To get to the post of today, I came across a very interesting article on blogoverflow.com, the programmers community blog of StackExchange, titled 20 controversial programming opinions. One opinion really resonated with the way I feel and I was also surprised to know this makes you more valuable to your employer. So, I am sharing this with you below, but don’t neglect to check out the whole article – it’s a great read.
Lately I have been part of a debate about removing the default WordPress theme, “Kubrick”, over at WeblogTools Collection, where Jeff Chandler introduced a topic about a ticket in Trac outlining his proposal for a new theme to be based on the current WordPress code-base. Actually, the track author clarified in a comment that he did not intend to have a theme to replace the default Kubrick theme, rather he would explain that: “It was never my aim to replace Kubrick, or to have it included as a WordPress ‘default’ theme, rather just an included theme.” However, Jeff the above-mentioned, put into trial the default WordPress theme by claiming:
The way I see it, if you attack the root of the problem and replace Kubrick with a base theme that contains everything DD32 mentioned, this could do nothing but positive things for the WordPress community.
Was He Right?
As a WordPress theme developer, I agree that the default Kubrick theme should be removed from being the default WordPress theme. I do not know what the WrorPress team expect the default theme to do, but, from my position, I think the Kubrick is unnecessary to be there as it does not offer much. All it does right now is being used as a blog theme. I have never used it as the base code of the themes that I have developed, it is too messy and it has a lot of files. I have used the Classic theme several times as it would do better, however, it required heavy recoding too.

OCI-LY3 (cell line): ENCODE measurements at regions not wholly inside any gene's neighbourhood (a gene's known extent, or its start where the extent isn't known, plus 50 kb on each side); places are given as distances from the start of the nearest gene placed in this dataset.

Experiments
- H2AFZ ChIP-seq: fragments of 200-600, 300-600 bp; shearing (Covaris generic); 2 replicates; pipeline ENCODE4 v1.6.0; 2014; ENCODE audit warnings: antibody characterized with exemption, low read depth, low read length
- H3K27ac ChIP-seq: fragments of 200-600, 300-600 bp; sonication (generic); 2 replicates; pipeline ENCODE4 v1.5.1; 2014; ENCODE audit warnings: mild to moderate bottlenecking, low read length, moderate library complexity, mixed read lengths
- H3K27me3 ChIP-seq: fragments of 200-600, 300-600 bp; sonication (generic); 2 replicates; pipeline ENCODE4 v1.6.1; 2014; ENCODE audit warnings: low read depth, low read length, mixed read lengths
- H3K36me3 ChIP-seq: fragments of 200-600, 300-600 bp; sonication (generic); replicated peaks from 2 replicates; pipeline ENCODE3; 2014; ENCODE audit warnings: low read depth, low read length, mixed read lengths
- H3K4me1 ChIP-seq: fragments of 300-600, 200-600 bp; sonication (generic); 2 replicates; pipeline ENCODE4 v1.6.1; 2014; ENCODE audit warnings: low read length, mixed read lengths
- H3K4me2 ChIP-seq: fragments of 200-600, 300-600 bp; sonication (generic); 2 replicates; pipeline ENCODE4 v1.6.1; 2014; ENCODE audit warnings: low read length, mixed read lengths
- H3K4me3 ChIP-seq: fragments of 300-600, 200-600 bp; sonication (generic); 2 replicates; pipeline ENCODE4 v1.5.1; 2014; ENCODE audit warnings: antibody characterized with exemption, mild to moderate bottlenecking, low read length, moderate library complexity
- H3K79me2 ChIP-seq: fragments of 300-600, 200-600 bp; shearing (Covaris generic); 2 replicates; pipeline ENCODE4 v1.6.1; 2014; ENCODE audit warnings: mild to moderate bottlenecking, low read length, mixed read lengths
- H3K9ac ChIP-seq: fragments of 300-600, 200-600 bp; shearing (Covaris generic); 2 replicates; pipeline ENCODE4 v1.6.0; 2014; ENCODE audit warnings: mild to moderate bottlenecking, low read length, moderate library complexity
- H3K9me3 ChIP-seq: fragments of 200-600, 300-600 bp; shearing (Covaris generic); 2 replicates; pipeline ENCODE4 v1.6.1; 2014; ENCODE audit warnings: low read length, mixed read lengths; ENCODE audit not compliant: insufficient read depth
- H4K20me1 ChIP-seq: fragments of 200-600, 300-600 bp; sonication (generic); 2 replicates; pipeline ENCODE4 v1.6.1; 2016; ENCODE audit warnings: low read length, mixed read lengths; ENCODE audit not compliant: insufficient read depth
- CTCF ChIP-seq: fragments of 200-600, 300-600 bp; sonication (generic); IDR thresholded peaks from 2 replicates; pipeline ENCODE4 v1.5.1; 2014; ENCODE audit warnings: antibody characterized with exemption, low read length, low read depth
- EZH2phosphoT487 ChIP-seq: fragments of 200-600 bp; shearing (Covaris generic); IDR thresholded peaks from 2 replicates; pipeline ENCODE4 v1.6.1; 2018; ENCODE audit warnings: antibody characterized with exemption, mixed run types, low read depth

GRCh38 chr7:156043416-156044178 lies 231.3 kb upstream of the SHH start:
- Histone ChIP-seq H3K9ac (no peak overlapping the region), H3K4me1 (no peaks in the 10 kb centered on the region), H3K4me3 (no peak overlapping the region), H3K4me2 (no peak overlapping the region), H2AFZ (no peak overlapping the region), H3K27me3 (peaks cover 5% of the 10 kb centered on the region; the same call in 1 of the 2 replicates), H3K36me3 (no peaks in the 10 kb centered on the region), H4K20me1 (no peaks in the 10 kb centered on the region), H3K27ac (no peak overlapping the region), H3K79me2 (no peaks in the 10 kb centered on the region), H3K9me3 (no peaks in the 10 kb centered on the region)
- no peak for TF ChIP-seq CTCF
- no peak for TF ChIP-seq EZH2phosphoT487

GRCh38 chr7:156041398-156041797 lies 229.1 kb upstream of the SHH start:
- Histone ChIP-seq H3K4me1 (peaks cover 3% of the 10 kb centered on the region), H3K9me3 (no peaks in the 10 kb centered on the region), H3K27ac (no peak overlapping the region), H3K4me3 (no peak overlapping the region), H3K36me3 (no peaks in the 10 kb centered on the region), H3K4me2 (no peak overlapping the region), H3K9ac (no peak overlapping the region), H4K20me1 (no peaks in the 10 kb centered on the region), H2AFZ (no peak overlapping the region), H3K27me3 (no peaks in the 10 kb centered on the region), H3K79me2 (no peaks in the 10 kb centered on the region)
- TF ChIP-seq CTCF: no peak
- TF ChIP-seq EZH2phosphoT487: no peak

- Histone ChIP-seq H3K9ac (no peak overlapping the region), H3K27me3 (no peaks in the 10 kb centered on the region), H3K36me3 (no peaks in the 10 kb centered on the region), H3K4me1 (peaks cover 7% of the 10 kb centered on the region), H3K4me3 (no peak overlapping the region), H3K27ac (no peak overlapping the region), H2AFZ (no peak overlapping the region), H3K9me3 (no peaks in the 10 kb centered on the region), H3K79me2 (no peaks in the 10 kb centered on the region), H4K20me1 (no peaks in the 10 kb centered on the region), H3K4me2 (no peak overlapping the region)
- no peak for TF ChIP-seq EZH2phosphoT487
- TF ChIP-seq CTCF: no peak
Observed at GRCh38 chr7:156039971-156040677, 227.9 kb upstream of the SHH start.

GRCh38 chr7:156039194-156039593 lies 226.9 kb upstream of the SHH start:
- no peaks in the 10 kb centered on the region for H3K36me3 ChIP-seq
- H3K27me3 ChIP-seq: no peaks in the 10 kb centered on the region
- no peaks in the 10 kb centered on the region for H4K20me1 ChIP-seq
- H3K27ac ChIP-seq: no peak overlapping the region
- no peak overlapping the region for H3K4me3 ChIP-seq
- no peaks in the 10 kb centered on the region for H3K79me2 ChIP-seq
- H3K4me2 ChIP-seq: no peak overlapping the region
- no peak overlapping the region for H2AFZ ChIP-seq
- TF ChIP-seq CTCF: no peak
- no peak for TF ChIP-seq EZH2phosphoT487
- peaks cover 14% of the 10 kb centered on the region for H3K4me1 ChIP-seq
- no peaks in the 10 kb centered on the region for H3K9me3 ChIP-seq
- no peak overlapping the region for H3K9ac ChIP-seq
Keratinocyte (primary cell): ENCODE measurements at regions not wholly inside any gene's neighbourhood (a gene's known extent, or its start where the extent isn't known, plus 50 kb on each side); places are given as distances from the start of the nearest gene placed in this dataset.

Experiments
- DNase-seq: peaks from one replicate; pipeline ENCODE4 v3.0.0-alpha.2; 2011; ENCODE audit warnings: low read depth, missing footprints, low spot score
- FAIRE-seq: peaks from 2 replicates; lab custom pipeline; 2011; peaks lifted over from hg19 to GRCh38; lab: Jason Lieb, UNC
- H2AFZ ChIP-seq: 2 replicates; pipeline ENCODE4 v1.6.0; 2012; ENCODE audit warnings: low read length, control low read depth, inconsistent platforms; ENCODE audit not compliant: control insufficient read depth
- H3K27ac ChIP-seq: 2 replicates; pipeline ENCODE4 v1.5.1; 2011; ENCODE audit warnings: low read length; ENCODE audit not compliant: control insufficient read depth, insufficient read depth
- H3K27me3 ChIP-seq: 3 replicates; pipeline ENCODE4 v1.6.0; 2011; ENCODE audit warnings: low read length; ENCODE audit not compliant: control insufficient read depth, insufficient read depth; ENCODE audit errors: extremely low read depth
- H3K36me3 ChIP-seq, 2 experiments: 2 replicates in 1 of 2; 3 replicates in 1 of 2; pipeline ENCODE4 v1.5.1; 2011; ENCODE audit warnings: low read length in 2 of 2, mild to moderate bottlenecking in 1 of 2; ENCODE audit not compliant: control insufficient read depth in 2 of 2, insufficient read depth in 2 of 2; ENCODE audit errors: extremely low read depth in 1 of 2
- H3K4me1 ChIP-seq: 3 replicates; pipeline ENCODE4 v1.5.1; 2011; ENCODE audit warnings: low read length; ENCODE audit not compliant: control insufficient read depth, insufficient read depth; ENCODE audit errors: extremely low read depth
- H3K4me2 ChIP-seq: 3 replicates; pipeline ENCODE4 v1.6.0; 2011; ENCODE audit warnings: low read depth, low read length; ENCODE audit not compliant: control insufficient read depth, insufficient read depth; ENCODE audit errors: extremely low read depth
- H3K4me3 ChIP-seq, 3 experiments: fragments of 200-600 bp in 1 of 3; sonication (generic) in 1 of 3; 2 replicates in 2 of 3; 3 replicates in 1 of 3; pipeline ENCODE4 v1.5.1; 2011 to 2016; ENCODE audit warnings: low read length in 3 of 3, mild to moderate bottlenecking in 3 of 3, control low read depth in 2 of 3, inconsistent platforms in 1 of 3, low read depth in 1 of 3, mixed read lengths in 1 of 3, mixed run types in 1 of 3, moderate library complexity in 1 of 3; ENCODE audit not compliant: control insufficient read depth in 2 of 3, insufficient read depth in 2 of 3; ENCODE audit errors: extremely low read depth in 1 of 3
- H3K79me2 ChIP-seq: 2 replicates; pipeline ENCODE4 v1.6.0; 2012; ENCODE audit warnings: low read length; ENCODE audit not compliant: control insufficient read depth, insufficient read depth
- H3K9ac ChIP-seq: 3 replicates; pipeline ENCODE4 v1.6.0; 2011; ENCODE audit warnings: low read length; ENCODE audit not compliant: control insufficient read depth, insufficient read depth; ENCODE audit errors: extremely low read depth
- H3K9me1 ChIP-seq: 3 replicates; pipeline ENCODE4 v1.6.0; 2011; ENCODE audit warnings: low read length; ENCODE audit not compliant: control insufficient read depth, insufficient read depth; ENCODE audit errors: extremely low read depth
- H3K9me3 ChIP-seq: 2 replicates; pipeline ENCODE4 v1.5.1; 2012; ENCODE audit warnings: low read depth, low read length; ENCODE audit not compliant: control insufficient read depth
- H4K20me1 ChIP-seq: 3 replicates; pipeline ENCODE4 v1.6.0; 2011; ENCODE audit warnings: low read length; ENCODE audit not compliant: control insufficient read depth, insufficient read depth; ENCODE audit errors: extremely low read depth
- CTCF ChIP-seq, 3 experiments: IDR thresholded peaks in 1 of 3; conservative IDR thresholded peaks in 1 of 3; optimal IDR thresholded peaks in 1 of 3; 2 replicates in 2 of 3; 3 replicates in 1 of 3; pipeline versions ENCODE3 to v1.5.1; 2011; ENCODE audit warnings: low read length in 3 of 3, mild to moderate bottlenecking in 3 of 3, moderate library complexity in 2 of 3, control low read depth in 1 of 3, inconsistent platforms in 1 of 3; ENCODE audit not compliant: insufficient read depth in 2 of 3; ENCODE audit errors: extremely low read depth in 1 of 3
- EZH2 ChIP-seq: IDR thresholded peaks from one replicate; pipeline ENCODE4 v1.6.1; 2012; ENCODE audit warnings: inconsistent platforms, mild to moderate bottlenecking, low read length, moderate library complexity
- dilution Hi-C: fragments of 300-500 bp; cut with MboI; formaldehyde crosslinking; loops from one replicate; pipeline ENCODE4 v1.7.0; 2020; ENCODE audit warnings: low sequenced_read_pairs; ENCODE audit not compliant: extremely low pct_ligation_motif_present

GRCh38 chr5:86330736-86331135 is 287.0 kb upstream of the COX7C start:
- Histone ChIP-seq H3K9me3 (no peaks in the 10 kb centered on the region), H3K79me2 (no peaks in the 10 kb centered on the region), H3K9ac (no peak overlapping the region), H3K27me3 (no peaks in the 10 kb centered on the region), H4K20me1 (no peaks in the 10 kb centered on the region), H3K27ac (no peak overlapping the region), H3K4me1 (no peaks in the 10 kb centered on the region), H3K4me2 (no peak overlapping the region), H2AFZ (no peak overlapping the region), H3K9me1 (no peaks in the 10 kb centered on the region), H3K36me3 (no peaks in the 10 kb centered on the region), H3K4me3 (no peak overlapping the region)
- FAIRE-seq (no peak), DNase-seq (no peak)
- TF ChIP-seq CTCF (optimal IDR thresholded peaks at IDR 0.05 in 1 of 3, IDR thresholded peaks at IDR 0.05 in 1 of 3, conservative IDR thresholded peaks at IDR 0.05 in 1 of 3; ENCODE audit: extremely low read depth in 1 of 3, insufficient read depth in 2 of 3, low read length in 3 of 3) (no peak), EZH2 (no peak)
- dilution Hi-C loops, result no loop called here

What would be the best theme to be included as the default theme or at least come along with them. There are several features that I would like the default theme to contain and come along with. Here they are:
- Is updated with the latest WordPress template tags
- Have Clean Markup
- Make use of WordPress default CSS styling tags
- Is easy to modify without compromising the look and feel
- Is easy to add other features, such as extra sidebars
- Be widgetized without using a list
- Have a simple comprehensive functions.php file
Why All This?
What would all this bring to most interested group, the WordPress users? If WordPress developer have a better example to follow and to built upon, which is updated and at the same time light and valid coded, they would produce eventually better themes and child themes for the vast WordPress community. So, the theme developers are shown a white path to follow which would led them to better products.
Right or Wrong?
I might be wrong, that is human. I would like to hear that. At the same time, I might be right and my post needs to be enreached with other features for the visionary new WordPress theme. What do you think?
Paul Boag has posted recently at Smashing Magazine a great article about corporate website problems entitled 10 Harsh Truths About Corporate Websites. Actually the whole article is great. Yet point number 8 got most of my attention and empathy – it deals with corporate website design. If you are a freelance web designer, like me, you have propably gone through that situation. I have gone several times through that and I have a very recent case of mine in which I had to recode the site five times because the partners of my client couldn’t make up thier mind. I have brought that section below for you:
8. Design By Committee Brings Death
The ultimate symbol of a large organization’s approach to website management is the committee. A committee is often formed to tackle the website because internal politics demand that everybody has a say and all considerations be taken into account. To say that all committees are a bad idea is naive, and to suggest that a large corporate website could be developed without consultation is fanciful. However, when it comes to design, committees are often the kiss of death.
Design is subjective. The way we respond to a design can be influenced by culture, gender, age, childhood experience and even physical conditions (such as color blindness). What one person considers great design could be hated by another. This is why it is so important that design decisions be informed by user testing rather than personal experience. Unfortunately, this approach is rarely taken when a committee is involved in design decisions.